Wednesday, March 25, 2009

Wednesday: A Cool Flash Trick From My PreCon & Photoshop World Opens Today

Good Afternoon Everybody,
Yep, I'm in late blog mode again today. We wrapped the PreCon yesterday had a great group of photographers attending, and got some terrific images. I have to say, shooting in the Old South Church was quite a kick. The place is gorgeous. We even pulled of a cool shot off outside. I'll post it tomorrow.

Anyway, I got to get scooting pretty quick as I'm in the middle of the The Tech Expo/ trade show trying to get the post on the air today. Let's get to it.....

Cool Flash Trick Wednesday
We came out of the church yesterday which was right down the street about two blocks from the Hynes Convention Center - can you believe it - we took a bus. Anyway, we came out of the church about 4:15 p.m. Across the street was one of those slick steel and glass buildings flanked by a beautiful blue sky with white puffy clouds - what a great background for a portrait. In this case, think executive portrait.

I had my executive who really looks like a groom step into the shot. Only one problem - he was standing in direct sunlight. I decided to shade him with a 36 inch panel I had with me. Now his face was in the shadows so I had to get light on his face. The problem was the bright surrounding light - I needed a low ISO and fast shutter speed to to get the sky a dramatic shade of blue.

I tested the shot at 1/400 second at F16 - now the scene looked great. I just had to get the light on my executive. I brought my Quantum in close - remember my small aperture and low ISO. I needed a lot of umph coming out of my flash. My assistant, a class member got the light just right on the subject.
Next problem - my Canon 5D Mark II only syncs at 1/200 second. That means only 1/2 of the sensor sees the flash during the exposure. Look at the first image - only the right side of the image area received the light. But, the groom was on the left side. Here is the easy fix - flip the camera 180 degrees so that his part of the image area catches the flash during the exposure. Check out the next image above- it worked. Pretty cool, eh? I love the shot.

Anyway gang, on that note, I'm out of here. See everybody sometime tomorrow. -David


  1. Couldn't you have just used high speed flash sync, moved your flash in closer to adjust for the lower flash power, and gotten the same results? I know my Nikon D700 and SB900 has that option, and I'd assume the Canon 5DMk11 does as well. I like the flipping the camera trick, but it just seems like an awkward way to shoot. Particularly if you had to do this shot under the pressure of a wedding day. Just curious...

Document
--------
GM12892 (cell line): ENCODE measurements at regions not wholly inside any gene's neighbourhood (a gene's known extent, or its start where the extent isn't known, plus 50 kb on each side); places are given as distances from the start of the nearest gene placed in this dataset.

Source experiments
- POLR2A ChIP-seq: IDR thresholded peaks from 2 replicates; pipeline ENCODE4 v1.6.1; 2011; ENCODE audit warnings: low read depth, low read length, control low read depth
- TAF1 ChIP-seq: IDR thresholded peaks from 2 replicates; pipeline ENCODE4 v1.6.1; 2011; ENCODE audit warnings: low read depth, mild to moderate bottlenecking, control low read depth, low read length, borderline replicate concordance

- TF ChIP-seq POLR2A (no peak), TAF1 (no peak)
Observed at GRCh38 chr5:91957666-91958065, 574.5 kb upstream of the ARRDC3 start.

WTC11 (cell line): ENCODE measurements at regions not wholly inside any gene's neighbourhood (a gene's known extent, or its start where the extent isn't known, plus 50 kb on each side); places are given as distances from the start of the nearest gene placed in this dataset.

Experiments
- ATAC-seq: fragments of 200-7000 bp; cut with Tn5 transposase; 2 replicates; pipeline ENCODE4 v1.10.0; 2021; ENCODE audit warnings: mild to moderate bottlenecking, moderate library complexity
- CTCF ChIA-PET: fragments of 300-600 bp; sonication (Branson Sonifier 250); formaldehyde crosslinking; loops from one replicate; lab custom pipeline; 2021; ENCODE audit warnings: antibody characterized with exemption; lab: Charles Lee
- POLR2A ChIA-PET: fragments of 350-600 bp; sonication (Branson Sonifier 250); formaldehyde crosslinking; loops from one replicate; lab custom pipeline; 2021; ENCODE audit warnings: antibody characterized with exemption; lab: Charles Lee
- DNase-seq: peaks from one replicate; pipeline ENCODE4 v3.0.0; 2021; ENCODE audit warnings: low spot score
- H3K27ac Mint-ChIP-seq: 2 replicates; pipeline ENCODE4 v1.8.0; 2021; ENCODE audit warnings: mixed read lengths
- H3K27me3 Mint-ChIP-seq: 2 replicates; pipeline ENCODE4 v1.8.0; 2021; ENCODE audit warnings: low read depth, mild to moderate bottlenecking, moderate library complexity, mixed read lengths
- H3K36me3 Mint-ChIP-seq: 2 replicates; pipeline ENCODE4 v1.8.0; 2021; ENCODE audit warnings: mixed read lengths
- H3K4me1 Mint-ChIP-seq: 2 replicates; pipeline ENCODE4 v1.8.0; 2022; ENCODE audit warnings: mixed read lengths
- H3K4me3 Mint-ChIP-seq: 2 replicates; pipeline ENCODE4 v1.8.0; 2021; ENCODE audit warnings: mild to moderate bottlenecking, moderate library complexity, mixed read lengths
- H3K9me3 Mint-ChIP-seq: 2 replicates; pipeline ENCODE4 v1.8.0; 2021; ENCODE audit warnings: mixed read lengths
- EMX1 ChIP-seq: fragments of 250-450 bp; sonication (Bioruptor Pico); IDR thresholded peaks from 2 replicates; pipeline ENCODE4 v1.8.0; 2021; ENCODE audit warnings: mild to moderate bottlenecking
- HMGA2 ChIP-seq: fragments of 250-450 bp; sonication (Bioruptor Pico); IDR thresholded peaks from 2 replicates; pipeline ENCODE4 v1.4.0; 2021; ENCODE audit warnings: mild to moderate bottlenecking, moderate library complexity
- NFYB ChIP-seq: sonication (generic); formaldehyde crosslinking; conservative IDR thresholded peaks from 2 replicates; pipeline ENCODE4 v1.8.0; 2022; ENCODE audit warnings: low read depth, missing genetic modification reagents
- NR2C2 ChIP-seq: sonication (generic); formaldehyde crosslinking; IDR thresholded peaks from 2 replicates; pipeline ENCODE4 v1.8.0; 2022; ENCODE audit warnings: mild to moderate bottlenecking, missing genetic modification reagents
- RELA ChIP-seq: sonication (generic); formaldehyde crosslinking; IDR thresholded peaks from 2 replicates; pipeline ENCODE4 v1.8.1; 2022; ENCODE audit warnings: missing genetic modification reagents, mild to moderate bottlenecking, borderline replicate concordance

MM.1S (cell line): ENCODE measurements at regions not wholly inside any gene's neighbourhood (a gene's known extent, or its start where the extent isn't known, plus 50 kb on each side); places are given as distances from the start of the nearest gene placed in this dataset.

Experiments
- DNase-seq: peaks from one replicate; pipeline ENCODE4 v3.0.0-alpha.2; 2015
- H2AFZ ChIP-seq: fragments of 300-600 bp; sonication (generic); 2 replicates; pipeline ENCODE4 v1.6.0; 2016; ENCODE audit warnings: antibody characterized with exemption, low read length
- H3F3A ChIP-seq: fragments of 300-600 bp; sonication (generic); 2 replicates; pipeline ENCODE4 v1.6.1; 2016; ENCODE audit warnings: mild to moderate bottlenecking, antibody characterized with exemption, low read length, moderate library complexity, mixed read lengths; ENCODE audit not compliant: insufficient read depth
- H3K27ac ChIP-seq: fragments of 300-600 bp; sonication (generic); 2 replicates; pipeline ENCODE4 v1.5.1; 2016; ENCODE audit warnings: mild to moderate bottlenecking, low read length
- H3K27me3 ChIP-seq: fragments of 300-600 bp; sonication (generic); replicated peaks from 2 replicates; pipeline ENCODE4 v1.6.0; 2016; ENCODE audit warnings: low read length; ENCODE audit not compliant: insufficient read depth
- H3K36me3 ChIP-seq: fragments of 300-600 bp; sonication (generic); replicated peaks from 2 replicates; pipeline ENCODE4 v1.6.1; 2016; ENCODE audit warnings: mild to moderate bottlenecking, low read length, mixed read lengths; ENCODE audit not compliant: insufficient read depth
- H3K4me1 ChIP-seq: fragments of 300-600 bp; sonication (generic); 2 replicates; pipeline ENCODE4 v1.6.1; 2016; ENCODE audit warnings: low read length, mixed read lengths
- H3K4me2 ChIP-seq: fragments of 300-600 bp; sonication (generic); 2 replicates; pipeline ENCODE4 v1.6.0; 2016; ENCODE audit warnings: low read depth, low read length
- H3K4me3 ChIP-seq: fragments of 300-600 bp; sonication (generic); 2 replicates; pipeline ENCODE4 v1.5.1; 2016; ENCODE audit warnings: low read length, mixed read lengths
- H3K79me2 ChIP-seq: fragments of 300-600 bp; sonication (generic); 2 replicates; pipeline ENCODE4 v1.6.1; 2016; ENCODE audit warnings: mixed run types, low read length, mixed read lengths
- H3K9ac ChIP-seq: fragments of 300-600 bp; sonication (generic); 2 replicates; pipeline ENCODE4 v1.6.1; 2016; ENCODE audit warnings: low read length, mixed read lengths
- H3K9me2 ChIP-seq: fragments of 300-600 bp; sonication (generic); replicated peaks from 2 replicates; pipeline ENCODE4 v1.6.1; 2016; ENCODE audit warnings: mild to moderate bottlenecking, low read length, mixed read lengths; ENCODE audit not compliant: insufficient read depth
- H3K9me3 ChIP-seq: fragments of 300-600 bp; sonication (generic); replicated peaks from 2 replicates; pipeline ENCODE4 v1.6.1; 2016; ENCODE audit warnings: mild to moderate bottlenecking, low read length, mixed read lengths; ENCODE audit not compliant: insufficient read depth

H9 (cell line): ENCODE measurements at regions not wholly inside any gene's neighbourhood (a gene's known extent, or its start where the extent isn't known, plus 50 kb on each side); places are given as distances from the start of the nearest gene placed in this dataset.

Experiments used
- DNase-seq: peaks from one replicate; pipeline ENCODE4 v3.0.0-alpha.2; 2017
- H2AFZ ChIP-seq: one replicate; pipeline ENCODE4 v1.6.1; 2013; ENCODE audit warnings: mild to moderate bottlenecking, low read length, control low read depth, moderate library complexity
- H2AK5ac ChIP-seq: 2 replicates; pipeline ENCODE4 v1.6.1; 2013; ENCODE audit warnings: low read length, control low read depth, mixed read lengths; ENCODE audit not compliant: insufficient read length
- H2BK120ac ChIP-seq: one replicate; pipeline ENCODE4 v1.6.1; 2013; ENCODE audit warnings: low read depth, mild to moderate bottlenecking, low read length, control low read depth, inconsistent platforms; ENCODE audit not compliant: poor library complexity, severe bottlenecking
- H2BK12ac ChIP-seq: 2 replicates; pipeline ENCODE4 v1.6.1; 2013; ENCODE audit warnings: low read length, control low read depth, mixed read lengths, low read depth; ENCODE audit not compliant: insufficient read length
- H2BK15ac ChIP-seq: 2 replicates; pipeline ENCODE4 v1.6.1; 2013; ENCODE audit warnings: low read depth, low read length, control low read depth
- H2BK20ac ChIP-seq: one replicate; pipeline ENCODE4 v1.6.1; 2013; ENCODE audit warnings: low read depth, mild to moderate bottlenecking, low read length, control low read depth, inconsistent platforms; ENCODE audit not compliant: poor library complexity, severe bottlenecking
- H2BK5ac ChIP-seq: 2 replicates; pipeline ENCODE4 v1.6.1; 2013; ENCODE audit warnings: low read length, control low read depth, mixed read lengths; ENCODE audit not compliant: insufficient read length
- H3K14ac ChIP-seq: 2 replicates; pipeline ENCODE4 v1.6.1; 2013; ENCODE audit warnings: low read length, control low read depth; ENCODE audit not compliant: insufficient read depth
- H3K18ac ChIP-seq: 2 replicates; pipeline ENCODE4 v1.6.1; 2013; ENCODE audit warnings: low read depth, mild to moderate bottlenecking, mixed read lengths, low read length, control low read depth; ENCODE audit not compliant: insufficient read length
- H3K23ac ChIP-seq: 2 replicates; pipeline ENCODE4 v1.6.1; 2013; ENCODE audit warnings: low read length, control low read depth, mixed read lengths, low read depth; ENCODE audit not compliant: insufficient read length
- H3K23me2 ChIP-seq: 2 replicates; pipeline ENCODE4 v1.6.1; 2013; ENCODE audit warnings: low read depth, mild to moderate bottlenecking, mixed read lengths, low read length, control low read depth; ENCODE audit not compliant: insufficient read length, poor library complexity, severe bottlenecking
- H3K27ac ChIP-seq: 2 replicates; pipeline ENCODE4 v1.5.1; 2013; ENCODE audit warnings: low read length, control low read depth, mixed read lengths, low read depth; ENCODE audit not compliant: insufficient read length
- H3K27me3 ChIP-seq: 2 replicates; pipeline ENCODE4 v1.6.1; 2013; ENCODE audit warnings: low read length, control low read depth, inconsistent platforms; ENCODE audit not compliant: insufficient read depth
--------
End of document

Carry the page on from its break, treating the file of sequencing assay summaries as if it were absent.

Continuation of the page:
2. We keep learning from you Mr. Ziser.

    I personally would have preferred the sky to be perhaps half a stop brighter.

    Rob, I think David's flash was already very close to the subject as he points out. I don't know if the Quantum he used support high speed sync like the 580Ex o the Canon and your SB900 on the Nikon.

    PS: Are those visible speckles sensor dust - visible secondary to using f/16?

  3. If I'm understanding this,
    would it also have been possible to use rear curtain flash sync, and have the flash come in at the end of the exposure, and eliminate the need for the rotation?
    Thanks for all your teaching andtime put into this. We know how busy you are,and appreciate the effort in passing on your experience! -Ed

  4. David, the clouds must have been moving fast that day, I definitely like that big white puffy cloud there in your final version. I have to agree with Hanna that I would have the sky a bit brighter if it were mine. Nice work as usual and thanks for all your tutorials.

  5. David,

    The high speed sync for the 580ex II works really well. Yes you need to bring the flash in closer, but you can put it on manual zoom to concentrate the flash. If you still need more power, add a second 580 to it. And to make it all work great you can use the PocketWizard MiniTT1.

  6. Dear Ed,

    You kept me scratching my head long!

    I am thinking out loud here. At speeds lower than or equal to your max sync, we know that the whole sensor will be exposed by the time. In this case, I can see rear/second curtain sync making a difference on the photo.

    In front sync, the flash fires as soon as the first curtain exits. In rear sync, the flash fires a bit later. So if your exposure is 1/2 a second, your flash will fire 1/2 a second after you press the shutter button. This means, it fires just right before the second curtain creeps in. Ok?

    At higher speeds, I am guessing it wouldn't make a difference, since the flash will be fired before the first curtain exits the frame anyway. lol, I hope I got this right.

  7. Glad to hear I got the light just right on the subject! Thanks for the great Photoshop World class, David, it was an excellent day!

  8. Rather than doing the 180 flip, would using an ND2 filter to drop the shutter speed also have the effect of getting full frame sync?

    Would the ND have affected the background?

  9. Couldn't you have simply lowered the ISO 50 and shot at 1/200?

  10. Steve and Anonymous - this would only work if you also increased the power of your flash at the same time. If you're already shooting 1/1 power, you couldn't do this. Even if you had the ability to increase your flash power, you might want to keep it lower anyway to increase battery life and reduce cycle times.

  11. lowering iso will work because the duration of the quantum flash and the way focal plane shutters work means you are throwing away power at 1/400

  12. or just drop to F11 instead of F16